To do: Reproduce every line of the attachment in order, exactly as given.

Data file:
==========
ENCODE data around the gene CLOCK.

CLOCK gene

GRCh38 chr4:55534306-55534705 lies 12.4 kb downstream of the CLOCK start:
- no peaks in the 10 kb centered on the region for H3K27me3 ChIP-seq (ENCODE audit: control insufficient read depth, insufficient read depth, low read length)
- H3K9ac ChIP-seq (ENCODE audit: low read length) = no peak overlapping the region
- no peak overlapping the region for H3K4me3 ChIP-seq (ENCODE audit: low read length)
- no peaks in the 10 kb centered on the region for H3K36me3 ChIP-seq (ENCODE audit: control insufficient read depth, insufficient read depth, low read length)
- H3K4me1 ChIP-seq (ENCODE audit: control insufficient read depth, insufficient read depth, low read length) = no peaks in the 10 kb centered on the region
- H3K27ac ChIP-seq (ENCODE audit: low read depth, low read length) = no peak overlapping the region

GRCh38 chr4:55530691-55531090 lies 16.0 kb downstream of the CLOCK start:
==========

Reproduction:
ENCODE data around the gene CLOCK.

CLOCK gene

GRCh38 chr4:55534306-55534705 lies 12.4 kb downstream of the CLOCK start:
- no peaks in the 10 kb centered on the region for H3K27me3 ChIP-seq (ENCODE audit: control insufficient read depth, insufficient read depth, low read length)
- H3K9ac ChIP-seq (ENCODE audit: low read length) = no peak overlapping the region
- no peak overlapping the region for H3K4me3 ChIP-seq (ENCODE audit: low read length)
- no peaks in the 10 kb centered on the region for H3K36me3 ChIP-seq (ENCODE audit: control insufficient read depth, insufficient read depth, low read length)
- H3K4me1 ChIP-seq (ENCODE audit: control insufficient read depth, insufficient read depth, low read length) = no peaks in the 10 kb centered on the region
- H3K27ac ChIP-seq (ENCODE audit: low read depth, low read length) = no peak overlapping the region

GRCh38 chr4:55530691-55531090 lies 16.0 kb downstream of the CLOCK start: